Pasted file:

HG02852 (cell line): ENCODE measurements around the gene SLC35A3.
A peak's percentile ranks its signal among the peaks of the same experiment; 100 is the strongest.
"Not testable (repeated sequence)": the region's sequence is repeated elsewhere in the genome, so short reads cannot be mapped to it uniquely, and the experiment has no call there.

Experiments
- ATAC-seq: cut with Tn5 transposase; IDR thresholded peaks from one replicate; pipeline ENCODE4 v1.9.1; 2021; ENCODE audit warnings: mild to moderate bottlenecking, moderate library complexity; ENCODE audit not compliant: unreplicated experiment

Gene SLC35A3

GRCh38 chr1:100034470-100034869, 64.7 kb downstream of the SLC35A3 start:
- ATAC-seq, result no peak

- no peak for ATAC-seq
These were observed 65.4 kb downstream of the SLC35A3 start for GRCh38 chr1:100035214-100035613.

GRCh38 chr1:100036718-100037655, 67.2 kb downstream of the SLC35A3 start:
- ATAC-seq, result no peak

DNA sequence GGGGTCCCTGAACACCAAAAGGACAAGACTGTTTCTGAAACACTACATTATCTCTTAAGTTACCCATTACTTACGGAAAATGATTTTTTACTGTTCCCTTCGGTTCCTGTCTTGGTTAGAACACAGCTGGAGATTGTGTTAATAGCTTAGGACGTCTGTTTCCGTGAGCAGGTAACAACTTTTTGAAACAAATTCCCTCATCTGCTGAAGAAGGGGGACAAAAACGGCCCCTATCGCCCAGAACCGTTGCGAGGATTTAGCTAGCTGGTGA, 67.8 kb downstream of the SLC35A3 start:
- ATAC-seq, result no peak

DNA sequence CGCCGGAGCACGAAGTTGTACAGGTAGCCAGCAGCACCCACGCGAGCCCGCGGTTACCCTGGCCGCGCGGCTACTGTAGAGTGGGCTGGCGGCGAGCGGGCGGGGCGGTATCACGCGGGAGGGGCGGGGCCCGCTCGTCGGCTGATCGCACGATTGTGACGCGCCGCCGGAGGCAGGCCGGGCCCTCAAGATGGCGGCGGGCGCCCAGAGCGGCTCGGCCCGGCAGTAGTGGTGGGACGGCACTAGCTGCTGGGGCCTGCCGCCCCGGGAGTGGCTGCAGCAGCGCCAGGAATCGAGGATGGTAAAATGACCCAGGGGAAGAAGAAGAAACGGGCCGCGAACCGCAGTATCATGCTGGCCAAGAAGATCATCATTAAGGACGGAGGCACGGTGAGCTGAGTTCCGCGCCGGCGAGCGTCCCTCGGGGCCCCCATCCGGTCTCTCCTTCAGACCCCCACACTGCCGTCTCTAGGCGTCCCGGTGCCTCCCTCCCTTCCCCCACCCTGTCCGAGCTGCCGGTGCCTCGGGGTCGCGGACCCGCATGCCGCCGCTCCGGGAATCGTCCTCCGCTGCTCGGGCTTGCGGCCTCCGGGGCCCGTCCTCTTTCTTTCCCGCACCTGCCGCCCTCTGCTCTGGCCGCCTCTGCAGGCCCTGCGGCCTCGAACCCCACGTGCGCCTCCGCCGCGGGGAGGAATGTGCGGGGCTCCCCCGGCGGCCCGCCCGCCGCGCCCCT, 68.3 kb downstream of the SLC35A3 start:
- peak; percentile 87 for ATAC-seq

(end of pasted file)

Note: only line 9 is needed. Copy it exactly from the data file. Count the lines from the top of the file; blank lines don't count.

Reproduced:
- no peak for ATAC-seq